I know many of my dear readers have enjoyed Taix's hospitality over the years, and I'm hoping one or more of you might have some appropriately vintage photos of Taix's Sunset Boulevard location, taken after the Taix family took over the building in 1962.

If you have any such pictures, please contact Friends of Taix on Facebook.

If you are not on Facebook, no problem - email me (losfrangeles at gmail dot com) and I will forward them on to the right people.



P.S. An additional merci to Sandi of Avoiding Regret for linking my Taix entry.

Wednesday, August 26, 2020

One Workaholic Banker and One Block in Koreatown

In the heart of Koreatown, six-tenths of a mile south of the Wiltern, is a side street that is easy to miss.

Monette Place is tiny. It's a narrow side street running between Western and Oxford, just above Olympic, and is only one block long.

Monette Place in Koreatown

The 1850 census lists a French-born watchmaker, Benjamin Monette. However, Monette Place was most likely named after a local banker, Ora E. Monette, who formerly lived not too far away at 350 Oxford Street.

Ora Eugene Monette was born in 1873 to a family of Huguenot extraction in Monnett, Ohio. He opened a law office in Toledo, but joined his father, Mervin, and a few business partners in a lease on a mine in Goldfield, Nevada.

Mervin Monette hit the jackpot. The mine produced the largest gold ore shipment on record at the time.

Ora joined his father in California, using his understanding of corporate law and banking to invest their new wealth in several bank mergers. If you've ever wondered how the Bank of Italy came to be called Bank of America...wonder no more.

Monette was active on the board of the Los Angeles Public Library, and served as its president for twenty years (1916-1936) until his death. Under his leadership, the library was modernized, and instituted a system for transferring books between branches (something that is still practiced, although I'm not sure LAPL is doing inter-library loan during COVID). He also served as president of the Huguenot Society, president of the Sons of the Revolution, and president of the Chamber of Commerce. He was a highly sought-after public speaker, and promoted sales of Olympic pins as treasurer of the 1932 Olympic Finance Committee.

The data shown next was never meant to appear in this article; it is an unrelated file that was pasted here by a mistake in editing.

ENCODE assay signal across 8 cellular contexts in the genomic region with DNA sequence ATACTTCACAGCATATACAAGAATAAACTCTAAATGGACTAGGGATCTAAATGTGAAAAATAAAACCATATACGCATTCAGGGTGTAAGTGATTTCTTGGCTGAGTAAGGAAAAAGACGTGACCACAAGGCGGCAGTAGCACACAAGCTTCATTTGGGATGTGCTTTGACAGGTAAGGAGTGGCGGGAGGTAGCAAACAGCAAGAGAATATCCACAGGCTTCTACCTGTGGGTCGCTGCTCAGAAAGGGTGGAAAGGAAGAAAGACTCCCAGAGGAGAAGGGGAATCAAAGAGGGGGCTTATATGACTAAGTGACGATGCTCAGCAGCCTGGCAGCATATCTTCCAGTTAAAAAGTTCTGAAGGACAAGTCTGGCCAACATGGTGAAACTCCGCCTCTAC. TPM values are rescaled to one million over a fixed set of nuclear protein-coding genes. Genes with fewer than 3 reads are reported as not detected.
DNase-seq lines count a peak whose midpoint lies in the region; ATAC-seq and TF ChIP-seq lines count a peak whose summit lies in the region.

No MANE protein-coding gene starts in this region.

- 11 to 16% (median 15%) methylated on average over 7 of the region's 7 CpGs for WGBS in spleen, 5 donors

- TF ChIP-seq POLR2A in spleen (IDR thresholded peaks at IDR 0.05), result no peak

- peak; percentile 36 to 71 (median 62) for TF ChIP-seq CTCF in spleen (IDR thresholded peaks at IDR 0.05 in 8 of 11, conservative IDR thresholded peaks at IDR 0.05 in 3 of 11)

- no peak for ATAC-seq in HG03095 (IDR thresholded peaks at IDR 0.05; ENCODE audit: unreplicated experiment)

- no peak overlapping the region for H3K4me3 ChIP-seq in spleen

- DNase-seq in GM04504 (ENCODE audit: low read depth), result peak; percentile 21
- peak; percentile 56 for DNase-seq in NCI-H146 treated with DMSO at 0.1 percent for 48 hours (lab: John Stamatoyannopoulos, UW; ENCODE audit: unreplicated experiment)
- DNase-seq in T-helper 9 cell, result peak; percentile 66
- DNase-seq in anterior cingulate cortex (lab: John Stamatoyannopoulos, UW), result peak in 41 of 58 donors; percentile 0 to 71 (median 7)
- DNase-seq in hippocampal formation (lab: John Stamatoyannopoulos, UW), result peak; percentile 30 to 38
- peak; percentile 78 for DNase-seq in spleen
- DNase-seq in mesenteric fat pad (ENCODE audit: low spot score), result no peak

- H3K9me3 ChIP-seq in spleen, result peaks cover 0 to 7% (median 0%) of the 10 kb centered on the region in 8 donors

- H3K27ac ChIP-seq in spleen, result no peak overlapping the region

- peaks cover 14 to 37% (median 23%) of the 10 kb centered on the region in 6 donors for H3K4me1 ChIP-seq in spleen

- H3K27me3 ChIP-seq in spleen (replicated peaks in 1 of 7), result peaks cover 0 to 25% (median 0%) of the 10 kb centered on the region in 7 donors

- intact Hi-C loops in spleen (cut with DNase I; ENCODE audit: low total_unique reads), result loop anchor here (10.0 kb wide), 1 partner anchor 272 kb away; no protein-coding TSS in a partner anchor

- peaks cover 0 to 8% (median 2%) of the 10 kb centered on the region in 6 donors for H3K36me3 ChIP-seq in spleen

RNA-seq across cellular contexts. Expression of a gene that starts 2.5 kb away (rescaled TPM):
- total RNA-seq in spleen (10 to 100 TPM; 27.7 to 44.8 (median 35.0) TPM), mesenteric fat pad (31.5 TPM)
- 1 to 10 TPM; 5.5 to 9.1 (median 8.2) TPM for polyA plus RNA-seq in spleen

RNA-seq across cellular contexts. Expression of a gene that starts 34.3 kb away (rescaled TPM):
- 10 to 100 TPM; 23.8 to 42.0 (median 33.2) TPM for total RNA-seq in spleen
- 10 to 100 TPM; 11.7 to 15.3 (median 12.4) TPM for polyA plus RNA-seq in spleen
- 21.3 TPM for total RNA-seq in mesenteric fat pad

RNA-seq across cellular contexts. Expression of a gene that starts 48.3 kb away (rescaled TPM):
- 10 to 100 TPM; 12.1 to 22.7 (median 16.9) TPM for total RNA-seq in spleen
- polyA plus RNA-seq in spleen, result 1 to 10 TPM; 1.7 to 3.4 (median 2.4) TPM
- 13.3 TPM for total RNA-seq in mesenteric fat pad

Monette also had a vast genealogical library (more than 1,000 titles including books, journals, and other publications), which his widow and daughter donated to the Los Angeles Public Library in the 1950s. He was the author of several of the books.

Monette was married three times - first to fellow Ohioan Ella Elizabeth Crim in 1891. Ella was a decade older than Ora, and held rather radical views for the time (free love, universal suffrage, birth control). She also divorced him.

Ora's second wife, Carrie Lucile Janeway, also from Ohio, married him in 1895. It isn't clear when their marriage ended, but a 1909 newspaper blurb does reference a "Mrs. Ora Monnette" returning from a trip to her hometown of Columbus.

In 1917, Ora married Helen Kull, who had left her native Pittsburgh in search of secretarial work in Los Angeles. Their only child, also named Helen, became a licensed pilot and a librarian, and married Michel Amestoy.

Regardless of impressive accomplishments, no one is perfect. And in 1922, Ora was the subject of a minor scandal when Helen filed for legal separation.

Ora had, by all accounts, been very successful as President of the Citizens Trust and Savings Bank of Los Angeles (and went on to hold high offices at several more banks). But one newspaper hinted that there was trouble in paradise, dubbing Helen's complaint "sensational". Allegedly, Ora never allowed Helen to see him during business hours or call him at work, and was in Japan when the bank voted to replace him.

Living separately or not, Ora and Helen remained legally married until Ora's death in 1936, and were jointly honored by at least one social club.

It's said that no one ever lies on their deathbed wishing they'd spent more time at the office. Ora E. Monette, whose work habits allegedly precluded ever taking a single phone call from home, is nonetheless remembered in memorial plaques, the Los Angeles Public Library, Inglewood Park Cemetery, and on a little side street in the middle of Koreatown.